AK: A frozen concoction of my grandmother’s she called “Adam’s Sherbet.” It included vast amounts of cool whip, canned pineapples and pineapple juice, bananas, walnuts, marshmallows and red food coloring. She’d only make it when I visited. Before serving it to other family members, she’d ask me, “Is it alright if Grandad has some of your sherbet?” Of course, I always said yes, but – spoiled as I was by her – the fact that it was “my” sherbet enhanced its sugar-high deliciosity.
KLC: Where’s the coolest place you’ve ever traveled to and what was so cool about it?
AK: Angkor Wat in Cambodia. Ancient temples surrounded by jungle, with trees and roots growing in and through them. The feeling that you were the first person to re-discover the place in hundreds of years. And the expectation that you were about to discover a long lost secret that would make new sense of everything.
KLC: Name one movie you can quote and then quote it.
AK: Cool Hand Luke. "What we've got here is failure to communicate." As president of my Junior High Student Council, I stole this line in an attempt to impress the president of the High School Student Council. He laughed at my ham-handed, second-hand attempt to be cool, and no further communication took place.
KLC: The United States electoral process is _______________________.
AK: Theatre of the Absurd in a conventional five-act structure. Messy, sometimes hilarious, tragically ineffectual as democracy, yet it manages to tell a story about the country’s anxieties and dreams.
KLC: What’s the strangest thing you’ve ever done to get someone’s attention?
AK: In Junior High School, I created a guerilla theatre “happening” in which my collaborators and I went to the local bowling alley and handed out mismatched socks. We got attention but failed to make memorable theatre.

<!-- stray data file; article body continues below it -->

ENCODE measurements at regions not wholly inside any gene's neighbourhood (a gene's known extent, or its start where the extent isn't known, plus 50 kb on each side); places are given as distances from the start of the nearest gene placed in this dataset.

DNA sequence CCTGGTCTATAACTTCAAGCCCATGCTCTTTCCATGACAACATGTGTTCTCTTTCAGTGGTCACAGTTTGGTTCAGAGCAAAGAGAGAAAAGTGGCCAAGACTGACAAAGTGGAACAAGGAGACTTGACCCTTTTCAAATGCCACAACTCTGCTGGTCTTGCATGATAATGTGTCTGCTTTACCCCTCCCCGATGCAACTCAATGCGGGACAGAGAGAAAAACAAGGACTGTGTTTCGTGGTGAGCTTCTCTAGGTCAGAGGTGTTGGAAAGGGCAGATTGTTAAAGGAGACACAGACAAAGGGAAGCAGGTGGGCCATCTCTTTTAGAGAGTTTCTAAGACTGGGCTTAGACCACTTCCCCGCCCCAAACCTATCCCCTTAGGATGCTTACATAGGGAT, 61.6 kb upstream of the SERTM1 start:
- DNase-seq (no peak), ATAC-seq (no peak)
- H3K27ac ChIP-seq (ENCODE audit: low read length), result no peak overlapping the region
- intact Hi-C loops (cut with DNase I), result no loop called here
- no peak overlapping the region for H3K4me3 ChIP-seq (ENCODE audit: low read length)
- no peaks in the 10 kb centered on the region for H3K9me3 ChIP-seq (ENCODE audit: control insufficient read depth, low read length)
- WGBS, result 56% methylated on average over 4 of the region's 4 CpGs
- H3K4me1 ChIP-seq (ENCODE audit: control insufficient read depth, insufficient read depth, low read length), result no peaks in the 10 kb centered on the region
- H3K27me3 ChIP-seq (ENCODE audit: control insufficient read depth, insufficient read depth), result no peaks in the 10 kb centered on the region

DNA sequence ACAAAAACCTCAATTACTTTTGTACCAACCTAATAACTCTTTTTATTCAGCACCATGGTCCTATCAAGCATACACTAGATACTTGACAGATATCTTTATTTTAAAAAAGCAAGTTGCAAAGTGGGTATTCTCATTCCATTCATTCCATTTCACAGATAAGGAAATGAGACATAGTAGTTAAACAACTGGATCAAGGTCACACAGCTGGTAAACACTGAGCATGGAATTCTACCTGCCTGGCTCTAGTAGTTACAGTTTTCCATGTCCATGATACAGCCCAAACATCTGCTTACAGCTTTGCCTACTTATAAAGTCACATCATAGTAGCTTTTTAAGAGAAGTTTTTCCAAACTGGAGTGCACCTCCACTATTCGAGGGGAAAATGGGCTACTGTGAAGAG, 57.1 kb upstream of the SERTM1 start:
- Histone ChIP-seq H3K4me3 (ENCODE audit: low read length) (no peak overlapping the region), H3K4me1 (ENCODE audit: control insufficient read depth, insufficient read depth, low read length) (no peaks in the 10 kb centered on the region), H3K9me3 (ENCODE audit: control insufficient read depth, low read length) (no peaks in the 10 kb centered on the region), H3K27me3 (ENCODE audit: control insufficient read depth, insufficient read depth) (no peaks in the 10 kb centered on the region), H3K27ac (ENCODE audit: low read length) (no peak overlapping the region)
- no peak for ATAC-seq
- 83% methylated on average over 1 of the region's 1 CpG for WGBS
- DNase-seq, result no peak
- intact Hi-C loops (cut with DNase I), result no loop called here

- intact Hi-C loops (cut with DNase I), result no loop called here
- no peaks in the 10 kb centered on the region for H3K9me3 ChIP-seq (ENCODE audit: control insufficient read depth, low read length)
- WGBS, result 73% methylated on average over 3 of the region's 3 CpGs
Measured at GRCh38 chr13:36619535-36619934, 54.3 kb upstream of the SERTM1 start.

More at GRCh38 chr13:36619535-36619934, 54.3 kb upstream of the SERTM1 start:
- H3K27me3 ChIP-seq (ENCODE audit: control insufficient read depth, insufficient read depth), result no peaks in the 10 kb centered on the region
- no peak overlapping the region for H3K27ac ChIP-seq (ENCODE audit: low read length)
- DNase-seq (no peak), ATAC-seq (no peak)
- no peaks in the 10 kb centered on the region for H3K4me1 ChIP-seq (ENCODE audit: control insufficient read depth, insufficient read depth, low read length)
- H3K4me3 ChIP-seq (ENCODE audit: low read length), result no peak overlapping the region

KLC: If you had the opportunity to patent a brand new product, what might that be?
AK: A dishwasher that is also capable of doing laundry.
KLC: Which of the following is least likely to ever exist: bigfoot, elves, or government regulation on Wall Street?
AK: Elves who invest prudently.
KLC: Wild card question! If you could name someone famous—living or dead—as your emergency contact, who would it be?
AK: Definitely Anton Chekhov.
KLC: Can you share something about yourself that no one has ever asked you about in an interview before?
AK: My wife, Karen Christino, is a professional astrologer. She’s had several books on the subject published, including the definitive biography of Evangeline Adams, who was a leader in popularizing astrology in this country.
Adam Kraar’s plays include WILD TERRAIN (EST Marathon of One-Act Plays), EMPIRE OF THE TREES(NY Innovative Theatre Awards nominee, Outstanding New Script), NEW WORLD RHAPSODY (Manhattan Theatre Club commission), THE SPIRIT HOUSE(premiered at Performance Network) and FREEDOM HIGH (Queens Theatre in the Park).
His work has been produced and/or developed by Primary Stages, N.Y. Stage & Film, Public Theatre, The New Group and many others. His plays appear in five BEST AMERICAN SHORT PLAYS anthologies and his awards include the Bogliasco Fellowship, Sewanee Writers’ Conference Fellowship, Inge Center Residency and Manhattan Theatre Club Fellowship. Member of Ensemble Studio Theatre; Core Alumnus, The Playwrights’ Center.
Adam grew up in India, Thailand, Singapore and the U.S. He earned an M.F.A. at Columbia University, teaches playwriting at the University of Rochester, and lives in Brooklyn with his wife, Karen. www.adamkraar.com
FIVE BOROUGHS/ONE CITY
Working Theatre Commission
DREAM OF A DEER AT DUSK: a lyrical drama focusing on an idealistic 15-year-old girl trying to rescue a 27-year-old autistic man from the persecution of their small town.
Workshopped at N.Y. Theatre Workshop. Finalist, National Playwrights Conference.
Winner, Kernodle Award from Theatre Squared.
FREEDOM HIGH: A play inspired by the 1964 Freedom Summer of the Civil Rights Movement. Production at Uprooted Theatre, Milwaukee.